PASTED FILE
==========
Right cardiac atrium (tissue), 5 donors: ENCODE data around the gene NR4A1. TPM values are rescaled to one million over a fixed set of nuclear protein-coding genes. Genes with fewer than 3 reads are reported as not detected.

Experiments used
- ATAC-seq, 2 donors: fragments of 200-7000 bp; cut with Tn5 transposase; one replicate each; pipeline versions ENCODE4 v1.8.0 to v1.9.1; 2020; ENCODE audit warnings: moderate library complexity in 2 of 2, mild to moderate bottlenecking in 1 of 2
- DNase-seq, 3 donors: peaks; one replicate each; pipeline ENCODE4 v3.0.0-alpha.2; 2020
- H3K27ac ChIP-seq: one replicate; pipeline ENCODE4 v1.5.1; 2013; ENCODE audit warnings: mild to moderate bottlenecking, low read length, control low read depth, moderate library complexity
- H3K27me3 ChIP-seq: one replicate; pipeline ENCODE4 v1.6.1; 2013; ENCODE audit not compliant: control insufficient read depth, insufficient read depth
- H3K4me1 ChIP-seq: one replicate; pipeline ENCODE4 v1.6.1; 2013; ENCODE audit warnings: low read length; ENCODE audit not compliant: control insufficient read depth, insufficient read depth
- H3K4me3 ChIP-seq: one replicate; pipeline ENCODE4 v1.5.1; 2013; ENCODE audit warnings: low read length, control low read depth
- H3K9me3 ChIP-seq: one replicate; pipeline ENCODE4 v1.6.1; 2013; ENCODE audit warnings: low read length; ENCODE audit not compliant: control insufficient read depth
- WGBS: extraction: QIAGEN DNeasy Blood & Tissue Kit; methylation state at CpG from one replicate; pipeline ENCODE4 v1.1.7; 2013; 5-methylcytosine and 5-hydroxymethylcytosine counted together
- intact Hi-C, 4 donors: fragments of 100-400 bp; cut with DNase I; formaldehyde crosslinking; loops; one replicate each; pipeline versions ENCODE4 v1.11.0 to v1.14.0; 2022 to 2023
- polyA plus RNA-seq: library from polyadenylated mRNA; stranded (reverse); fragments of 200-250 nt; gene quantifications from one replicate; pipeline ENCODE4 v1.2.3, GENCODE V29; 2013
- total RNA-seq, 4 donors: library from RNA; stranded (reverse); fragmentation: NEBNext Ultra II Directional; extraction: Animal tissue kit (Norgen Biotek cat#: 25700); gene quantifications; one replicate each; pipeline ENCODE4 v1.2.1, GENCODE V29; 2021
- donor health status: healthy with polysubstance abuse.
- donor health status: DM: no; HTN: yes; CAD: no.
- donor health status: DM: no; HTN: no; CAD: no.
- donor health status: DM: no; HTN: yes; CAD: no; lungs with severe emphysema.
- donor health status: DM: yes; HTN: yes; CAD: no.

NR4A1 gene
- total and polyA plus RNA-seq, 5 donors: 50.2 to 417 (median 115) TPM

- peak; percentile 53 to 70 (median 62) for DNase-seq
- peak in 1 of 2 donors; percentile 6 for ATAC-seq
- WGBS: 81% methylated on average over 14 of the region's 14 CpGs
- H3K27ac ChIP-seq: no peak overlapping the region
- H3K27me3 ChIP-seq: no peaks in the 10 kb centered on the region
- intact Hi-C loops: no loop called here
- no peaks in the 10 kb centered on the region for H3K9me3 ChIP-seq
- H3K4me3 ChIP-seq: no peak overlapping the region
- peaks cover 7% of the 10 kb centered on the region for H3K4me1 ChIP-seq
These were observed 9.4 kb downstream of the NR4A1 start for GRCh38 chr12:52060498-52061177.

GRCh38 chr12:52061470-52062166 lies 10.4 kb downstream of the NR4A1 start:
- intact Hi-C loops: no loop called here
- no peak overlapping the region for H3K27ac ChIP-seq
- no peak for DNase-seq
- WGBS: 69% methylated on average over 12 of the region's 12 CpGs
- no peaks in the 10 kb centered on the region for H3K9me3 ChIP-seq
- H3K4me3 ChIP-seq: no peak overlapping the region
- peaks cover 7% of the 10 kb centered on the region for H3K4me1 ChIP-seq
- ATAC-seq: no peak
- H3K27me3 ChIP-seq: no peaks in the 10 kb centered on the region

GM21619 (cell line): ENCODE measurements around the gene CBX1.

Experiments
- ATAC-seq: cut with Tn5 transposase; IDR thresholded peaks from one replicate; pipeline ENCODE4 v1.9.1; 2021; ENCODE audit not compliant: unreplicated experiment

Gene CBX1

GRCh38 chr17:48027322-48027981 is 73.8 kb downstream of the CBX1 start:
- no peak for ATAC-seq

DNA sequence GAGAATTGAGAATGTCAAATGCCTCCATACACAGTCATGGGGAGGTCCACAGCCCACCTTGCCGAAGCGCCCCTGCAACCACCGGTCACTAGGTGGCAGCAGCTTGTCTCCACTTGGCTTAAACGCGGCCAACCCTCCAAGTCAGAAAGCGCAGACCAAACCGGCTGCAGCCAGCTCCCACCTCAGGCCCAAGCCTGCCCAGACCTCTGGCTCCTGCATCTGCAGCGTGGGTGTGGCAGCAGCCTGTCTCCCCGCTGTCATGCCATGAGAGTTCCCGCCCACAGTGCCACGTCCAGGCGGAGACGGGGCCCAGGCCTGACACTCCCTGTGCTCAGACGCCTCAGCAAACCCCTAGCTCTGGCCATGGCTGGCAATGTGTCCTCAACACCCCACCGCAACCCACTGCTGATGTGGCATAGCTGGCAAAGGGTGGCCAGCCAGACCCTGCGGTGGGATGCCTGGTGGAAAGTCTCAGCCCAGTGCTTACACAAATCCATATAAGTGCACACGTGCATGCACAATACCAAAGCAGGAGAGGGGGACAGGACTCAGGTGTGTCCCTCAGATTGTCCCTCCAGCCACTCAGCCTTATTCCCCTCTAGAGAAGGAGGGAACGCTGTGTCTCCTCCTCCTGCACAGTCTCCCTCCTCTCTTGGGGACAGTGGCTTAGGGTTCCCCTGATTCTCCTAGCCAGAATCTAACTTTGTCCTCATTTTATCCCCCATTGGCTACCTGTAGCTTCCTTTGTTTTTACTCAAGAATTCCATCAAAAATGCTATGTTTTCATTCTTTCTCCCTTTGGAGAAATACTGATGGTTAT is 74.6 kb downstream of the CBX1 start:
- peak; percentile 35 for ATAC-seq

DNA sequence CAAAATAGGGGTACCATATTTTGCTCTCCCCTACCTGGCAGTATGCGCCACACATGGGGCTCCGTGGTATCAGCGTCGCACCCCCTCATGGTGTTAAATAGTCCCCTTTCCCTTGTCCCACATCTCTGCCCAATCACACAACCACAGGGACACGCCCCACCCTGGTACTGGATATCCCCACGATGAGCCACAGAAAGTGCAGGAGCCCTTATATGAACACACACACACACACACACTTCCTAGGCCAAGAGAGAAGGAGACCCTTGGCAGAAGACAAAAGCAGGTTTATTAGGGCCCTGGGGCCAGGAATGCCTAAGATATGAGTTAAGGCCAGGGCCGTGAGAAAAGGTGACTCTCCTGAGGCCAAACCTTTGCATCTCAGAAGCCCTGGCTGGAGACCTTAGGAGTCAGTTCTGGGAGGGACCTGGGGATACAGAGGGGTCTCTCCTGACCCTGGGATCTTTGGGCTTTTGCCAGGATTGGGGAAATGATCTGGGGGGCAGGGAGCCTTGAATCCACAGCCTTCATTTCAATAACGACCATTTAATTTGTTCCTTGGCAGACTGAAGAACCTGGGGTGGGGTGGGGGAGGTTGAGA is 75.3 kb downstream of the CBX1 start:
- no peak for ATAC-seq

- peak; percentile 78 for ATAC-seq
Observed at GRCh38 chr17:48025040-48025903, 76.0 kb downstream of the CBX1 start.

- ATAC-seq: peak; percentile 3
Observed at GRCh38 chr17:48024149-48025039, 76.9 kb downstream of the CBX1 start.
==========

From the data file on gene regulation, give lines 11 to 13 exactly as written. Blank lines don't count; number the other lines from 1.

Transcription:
- intact Hi-C, 4 donors: fragments of 100-400 bp; cut with DNase I; formaldehyde crosslinking; loops; one replicate each; pipeline versions ENCODE4 v1.11.0 to v1.14.0; 2022 to 2023
- polyA plus RNA-seq: library from polyadenylated mRNA; stranded (reverse); fragments of 200-250 nt; gene quantifications from one replicate; pipeline ENCODE4 v1.2.3, GENCODE V29; 2013
- total RNA-seq, 4 donors: library from RNA; stranded (reverse); fragmentation: NEBNext Ultra II Directional; extraction: Animal tissue kit (Norgen Biotek cat#: 25700); gene quantifications; one replicate each; pipeline ENCODE4 v1.2.1, GENCODE V29; 2021